Voices of Experience: Ralph Llewelyn

Photo of Ralph Llewellyn Ralph Llewellyn is a Professor in the Department of Physics. He received his B.S. degree from Rose-Hulman Institute of Technology and his Ph.D. from Purdue University. Before coming to UCF as the first dean of the College of Arts and Sciences, he chaired the Physics Department at Indiana State University and was Executive Secretary of the Board on Energy Studies of the National Academy of Sciences National Research Council. His current research area is radioactivity in meteorites and space artifacts.

1. What are some of your best strategies for encouraging students to stay engaged?

I use a lot of demonstrations in both lower and upper division classes. Some are simple and others require complex, commercially available stuff. When teaching modern physics, I use a historical context; for example, in nuclear physics, we talk about the discovery of fission"first explained by a female physicist, Lise Meitner, while she was walking in the woods with her nephew. A vision came into her head of how fission occurred. At one point a group of theater students here at UCF created several short vignettes of historical events in physics, e.g., the trial of Galileo and the discovery of electron spin, and presented these as little "playlets" for my students in the modern physics class. In general education courses, a colleague, Costas Efthimiou, developed the "Physics in Film" concept, where we use film clips from popular movies in class to illustrate physical principles. The idea is to get students engaged because they"re interested in the films, but also to make them think critically about things that happen out there in the world. They can be entertained without being misled.

2. What should instructors be doing more of (or less of) than we already are?

We need to get better at teaching students how to solve problems. Physics is a problem solving, experimental discipline. As a matter of fact, living out in the world is a problem solving, experimental discipline! It helps us live better to be able to solve problems. The concept many students have of solving a problem is shuffling through the book until they find the equation that looks right and then start putting the numbers in it. And that"s not solving a problem. They need to know how to state and analyze problems and how to solve them. One thing all students need is an understanding of the scientific method. We don"t have to call it by that name, but they need to understand what"s involved in actually proving something is or is not correct.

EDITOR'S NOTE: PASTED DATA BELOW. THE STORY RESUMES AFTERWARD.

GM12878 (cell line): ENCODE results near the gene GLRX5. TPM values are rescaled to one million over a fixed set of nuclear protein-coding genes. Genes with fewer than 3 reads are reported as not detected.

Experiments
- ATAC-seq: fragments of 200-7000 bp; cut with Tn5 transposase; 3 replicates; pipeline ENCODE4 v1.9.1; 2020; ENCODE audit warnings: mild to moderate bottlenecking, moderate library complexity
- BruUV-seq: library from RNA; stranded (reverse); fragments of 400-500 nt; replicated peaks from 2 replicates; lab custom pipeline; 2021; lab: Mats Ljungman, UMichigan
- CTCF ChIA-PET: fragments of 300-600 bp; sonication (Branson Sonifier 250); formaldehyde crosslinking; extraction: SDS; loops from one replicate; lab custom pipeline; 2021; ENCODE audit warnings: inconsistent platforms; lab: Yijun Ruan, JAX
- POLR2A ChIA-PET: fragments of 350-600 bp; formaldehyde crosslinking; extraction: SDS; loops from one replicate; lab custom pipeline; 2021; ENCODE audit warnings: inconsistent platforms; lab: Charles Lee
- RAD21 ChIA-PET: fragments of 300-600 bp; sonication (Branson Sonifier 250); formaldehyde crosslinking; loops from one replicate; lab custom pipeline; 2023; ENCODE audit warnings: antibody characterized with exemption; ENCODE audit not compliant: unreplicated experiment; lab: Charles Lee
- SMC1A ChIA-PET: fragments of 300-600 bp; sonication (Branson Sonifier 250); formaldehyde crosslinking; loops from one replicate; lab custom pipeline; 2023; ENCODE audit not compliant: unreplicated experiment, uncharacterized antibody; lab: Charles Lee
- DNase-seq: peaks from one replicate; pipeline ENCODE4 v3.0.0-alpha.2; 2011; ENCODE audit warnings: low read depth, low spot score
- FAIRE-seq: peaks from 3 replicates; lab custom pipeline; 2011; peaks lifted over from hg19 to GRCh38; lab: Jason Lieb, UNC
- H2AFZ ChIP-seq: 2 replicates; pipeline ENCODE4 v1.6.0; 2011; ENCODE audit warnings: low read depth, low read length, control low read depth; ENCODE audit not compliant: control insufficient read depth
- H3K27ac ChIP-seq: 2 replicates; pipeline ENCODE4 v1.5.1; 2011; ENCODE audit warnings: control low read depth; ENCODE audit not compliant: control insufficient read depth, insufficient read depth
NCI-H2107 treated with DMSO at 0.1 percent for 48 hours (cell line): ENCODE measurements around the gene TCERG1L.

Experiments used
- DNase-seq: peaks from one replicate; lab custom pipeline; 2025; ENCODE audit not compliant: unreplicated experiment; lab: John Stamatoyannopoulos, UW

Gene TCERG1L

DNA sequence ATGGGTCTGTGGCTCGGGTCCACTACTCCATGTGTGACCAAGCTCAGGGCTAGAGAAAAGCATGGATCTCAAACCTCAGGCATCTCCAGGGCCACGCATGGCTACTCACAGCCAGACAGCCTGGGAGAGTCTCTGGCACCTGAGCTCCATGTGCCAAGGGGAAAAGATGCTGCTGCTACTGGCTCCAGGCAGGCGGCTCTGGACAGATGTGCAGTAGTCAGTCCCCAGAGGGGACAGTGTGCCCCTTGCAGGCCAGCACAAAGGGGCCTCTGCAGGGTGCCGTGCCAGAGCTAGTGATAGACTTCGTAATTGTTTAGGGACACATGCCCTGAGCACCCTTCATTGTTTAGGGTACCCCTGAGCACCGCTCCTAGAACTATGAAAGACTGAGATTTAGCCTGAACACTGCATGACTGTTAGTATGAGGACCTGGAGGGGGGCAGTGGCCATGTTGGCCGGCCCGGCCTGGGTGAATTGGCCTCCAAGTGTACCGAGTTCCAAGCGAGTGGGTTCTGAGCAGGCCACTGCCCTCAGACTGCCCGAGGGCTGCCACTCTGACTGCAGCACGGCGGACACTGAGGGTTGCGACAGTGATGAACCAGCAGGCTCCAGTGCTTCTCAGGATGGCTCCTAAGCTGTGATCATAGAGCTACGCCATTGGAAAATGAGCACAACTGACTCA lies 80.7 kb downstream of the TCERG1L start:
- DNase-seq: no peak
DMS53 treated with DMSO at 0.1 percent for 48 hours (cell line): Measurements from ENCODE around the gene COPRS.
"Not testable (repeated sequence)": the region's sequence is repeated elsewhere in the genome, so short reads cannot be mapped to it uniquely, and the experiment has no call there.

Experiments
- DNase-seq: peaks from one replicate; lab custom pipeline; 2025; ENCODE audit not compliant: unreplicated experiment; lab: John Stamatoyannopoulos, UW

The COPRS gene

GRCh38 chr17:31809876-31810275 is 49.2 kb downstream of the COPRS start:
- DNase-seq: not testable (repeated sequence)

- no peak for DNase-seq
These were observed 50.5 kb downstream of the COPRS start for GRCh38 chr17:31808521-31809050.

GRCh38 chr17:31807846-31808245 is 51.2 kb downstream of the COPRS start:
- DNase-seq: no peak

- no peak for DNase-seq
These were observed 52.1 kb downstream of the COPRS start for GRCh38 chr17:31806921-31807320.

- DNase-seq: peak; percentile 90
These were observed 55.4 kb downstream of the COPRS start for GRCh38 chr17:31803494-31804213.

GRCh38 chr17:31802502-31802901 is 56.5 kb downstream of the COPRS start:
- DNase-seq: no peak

3. How does your research inform your teaching?

I"m an experimental nuclear physicist. Our search for radioactivity in lunar materials, meteorites, and other extraterrestrial objects focuses on aluminum 26, which is present in the near earth atmosphere but shouldn"t be there. Why is it there? The answer has to be in some cosmological event that occurred some time in the past. When I"m teaching modern physics, we make the connection of nuclear physics to what goes on outside the earth"s narrow confines.

4. How can we make the biggest difference in the lives of our students?

I think we do it all the time, and it"s not a deliberate thing. Teacher Christa McAuliffe, who was a crew member on the Space Shuttle Challenger, was asked how she fit into space exploration. Her reply was "I touch the future. I teach." That"s what we do. We touch the Future. We teach.

5. Why did you become a university professor?

I started out as a chemical engineer. Once I had time to fill before my first appointment with my graduate program advisor and wandered into the nearby Physics Building. It was a Saturday afternoon and the building was pretty quiet. There was a man sitting there working in an office at the far end of a dim corridor. We sat down and talked for a long time. He eventually offered to convert my assistantship from chemical engineering to physics. Later, as a graduate student, I had him as a professor for quantum mechanics and he was fantastic. I just thought, "I"d like to be like that!" So here I am.

 

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